1 Jan 2016

These Year-End Numbers Show A Republican Party That Can’t Possibly Survive

Republicans have a serious problem — one that’s nothing new. In 2012, President Obama and the Democratic strategy team performed an electoral landslide that left Mitt Romney, Fox News and the entire Republican world stunned. They did it by exploiting the main weakness of the Republican party: It’s dying.
Republicans knew then that if they were going to make significant gains in a presidential cycle that they would have to increase the numbers of GOP voters in certain key demographics. As their base grows older and dies off, they need to replace them with younger voters. Their appeal, unfortunately, is to the low-information voter who loves ‘Murika and guns, and lives in constant fear of terrorism and home invasions. They were always going to vote Republican, those of them who are smart enough to actually go to the polls, anyway.
Where they needed to gain was with Hispanics, women, and young people. As Reuters reports from a late-November poll, the Republicans have lost ground across the board in those areas. The report gave a comparison of polls taken after the 2012 election and the 2015 numbers, showing a reality the Republicans may not come back from:
  • In 2012, Democrats made up 44.7 percent of party-affiliated likely voters, compared to 39.1 percent Republicans, a difference of about 6 percentage points, according to the analysis of 87,778 likely presidential voters polled leading up to the 2012 presidential election. The results have a credibility interval of plus or minus 0.3 percentage points.
  • Three years later, that lead had grown to nine points, 45.9 percent to 36.9 percent, according to the analysis of 93,181 likely presidential voters polled in 2015. The results in 2015 have the same credibility interval as 2012.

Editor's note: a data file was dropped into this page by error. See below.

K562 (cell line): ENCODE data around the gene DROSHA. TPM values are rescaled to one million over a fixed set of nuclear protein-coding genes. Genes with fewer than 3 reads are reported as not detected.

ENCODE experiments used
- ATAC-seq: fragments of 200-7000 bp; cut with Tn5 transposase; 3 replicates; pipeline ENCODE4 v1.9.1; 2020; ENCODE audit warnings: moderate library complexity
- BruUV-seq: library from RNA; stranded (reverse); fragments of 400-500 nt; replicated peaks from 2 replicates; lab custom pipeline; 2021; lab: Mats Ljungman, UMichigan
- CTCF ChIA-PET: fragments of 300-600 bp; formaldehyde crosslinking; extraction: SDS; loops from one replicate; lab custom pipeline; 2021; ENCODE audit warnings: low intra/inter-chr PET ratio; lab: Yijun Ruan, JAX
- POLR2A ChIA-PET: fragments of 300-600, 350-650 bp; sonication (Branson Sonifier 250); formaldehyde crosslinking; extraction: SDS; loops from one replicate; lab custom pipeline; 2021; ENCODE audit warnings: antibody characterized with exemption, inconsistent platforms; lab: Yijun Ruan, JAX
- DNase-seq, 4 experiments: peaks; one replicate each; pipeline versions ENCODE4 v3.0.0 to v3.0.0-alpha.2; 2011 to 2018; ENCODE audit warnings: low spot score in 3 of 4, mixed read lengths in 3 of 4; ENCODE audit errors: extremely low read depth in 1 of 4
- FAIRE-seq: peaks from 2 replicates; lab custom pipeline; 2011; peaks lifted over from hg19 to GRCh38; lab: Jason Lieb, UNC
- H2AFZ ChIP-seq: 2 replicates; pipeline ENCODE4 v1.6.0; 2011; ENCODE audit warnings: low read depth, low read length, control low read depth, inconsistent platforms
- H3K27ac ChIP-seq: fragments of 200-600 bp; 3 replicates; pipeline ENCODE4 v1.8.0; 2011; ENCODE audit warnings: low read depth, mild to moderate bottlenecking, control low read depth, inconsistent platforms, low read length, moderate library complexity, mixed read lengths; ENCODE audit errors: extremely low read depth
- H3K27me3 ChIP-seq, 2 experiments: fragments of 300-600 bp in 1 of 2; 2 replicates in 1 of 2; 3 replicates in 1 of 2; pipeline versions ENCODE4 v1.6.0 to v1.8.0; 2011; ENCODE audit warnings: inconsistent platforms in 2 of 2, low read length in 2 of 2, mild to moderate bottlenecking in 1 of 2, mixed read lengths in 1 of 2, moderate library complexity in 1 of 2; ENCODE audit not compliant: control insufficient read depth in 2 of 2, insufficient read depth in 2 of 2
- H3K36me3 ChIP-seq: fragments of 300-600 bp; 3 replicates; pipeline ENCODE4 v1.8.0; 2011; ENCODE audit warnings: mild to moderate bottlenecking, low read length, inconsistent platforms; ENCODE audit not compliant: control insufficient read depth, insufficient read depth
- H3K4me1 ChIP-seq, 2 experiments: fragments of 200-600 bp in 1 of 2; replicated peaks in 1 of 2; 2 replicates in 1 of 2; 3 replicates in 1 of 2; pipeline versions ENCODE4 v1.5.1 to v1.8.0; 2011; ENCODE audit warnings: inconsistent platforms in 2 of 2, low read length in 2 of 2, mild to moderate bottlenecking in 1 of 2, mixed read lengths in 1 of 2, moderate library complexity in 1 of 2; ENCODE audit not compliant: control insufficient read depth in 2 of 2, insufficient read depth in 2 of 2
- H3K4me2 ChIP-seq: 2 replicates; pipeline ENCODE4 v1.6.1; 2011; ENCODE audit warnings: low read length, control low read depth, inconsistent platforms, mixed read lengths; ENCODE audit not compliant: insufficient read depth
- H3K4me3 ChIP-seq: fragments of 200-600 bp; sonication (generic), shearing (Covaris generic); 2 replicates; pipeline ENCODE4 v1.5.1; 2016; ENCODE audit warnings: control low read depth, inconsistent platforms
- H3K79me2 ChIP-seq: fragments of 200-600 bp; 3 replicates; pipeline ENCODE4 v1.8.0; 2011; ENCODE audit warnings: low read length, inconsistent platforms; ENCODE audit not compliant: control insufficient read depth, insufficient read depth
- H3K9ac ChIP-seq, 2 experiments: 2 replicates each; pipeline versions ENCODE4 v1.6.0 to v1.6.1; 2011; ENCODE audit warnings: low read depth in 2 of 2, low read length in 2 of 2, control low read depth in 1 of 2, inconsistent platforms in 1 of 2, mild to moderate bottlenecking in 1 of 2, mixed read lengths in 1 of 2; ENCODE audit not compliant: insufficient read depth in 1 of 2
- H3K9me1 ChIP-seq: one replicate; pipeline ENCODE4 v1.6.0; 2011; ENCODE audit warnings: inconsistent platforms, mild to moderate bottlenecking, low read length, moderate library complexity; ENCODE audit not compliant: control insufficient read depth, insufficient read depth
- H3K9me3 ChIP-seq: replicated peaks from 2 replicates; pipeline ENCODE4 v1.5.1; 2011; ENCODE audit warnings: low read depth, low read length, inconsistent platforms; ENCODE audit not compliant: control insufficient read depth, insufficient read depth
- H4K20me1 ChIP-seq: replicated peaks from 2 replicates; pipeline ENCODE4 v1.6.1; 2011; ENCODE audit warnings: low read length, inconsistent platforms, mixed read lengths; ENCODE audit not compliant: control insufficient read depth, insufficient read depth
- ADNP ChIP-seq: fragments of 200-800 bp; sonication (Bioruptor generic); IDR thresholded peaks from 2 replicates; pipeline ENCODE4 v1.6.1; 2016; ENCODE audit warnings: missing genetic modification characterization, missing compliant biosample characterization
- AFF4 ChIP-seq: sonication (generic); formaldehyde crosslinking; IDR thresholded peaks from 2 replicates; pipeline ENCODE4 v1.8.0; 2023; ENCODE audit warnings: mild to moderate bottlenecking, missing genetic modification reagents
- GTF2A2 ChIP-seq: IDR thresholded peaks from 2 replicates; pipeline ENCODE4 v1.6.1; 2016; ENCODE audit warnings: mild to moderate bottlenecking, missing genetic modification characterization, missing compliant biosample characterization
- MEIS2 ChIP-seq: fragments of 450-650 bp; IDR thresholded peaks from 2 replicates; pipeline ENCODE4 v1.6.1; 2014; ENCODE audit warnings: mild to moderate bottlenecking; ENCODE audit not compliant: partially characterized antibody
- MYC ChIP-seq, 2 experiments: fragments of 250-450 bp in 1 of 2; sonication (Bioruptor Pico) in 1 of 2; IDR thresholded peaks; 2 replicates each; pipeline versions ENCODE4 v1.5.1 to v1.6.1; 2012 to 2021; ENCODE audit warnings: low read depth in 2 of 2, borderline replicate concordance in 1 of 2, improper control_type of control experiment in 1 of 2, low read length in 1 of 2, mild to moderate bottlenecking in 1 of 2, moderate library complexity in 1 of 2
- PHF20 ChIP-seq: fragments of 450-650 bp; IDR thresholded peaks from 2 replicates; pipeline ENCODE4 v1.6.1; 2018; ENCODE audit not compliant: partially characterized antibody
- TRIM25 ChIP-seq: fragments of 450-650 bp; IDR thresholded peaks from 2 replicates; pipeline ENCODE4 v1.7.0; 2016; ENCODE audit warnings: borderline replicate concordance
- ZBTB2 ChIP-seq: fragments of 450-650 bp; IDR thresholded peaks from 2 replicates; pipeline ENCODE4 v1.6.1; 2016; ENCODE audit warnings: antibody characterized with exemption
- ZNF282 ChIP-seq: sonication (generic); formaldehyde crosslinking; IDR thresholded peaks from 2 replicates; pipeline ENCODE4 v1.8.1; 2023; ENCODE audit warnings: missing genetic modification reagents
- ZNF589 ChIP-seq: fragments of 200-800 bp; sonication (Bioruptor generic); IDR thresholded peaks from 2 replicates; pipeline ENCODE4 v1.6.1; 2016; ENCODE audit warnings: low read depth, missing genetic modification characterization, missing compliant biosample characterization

• Among Hispanics who are likely presidential voters, the percentage affiliated with the Republican Party has slipped nearly five points, from 30.6 percent in 2012 to 26 percent in 2015. Meanwhile, Hispanic Democrats grew by six percentage points to 59.6 percent.
  • Among whites under 40, the shift is even more dramatic. In 2012, they were more likely to identify with the Republican Party by about 5 percentage points. In 2015, the advantage flipped: Young whites are now more likely to identify with the Democratic Party by about 8 percentage points.
  • Meanwhile, black likely voters remain overwhelmingly Democratic, at about 80 percent.
Mitt Romney didn’t collect enough electoral votes to be considered a real challenge, and nobody running on the Republican side looks like a match even for that. The real key will be Democratic turnout as it affects down ballot voting. The House is most likely gerrymandered nicely until either 2020 or until the Supreme Court says otherwise, but the Senate is always a reachable goal when a president is being elected.
The next President of the United States will take the reins in a time when leadership that is beneficial for the people and not for profit is crucial. He or she will most likely appoint 2 Supreme Court justices. Immigration, women’s rights, healthcare, Social Security and the well-being of our planet are somewhat depending on it NOT being a Republican.


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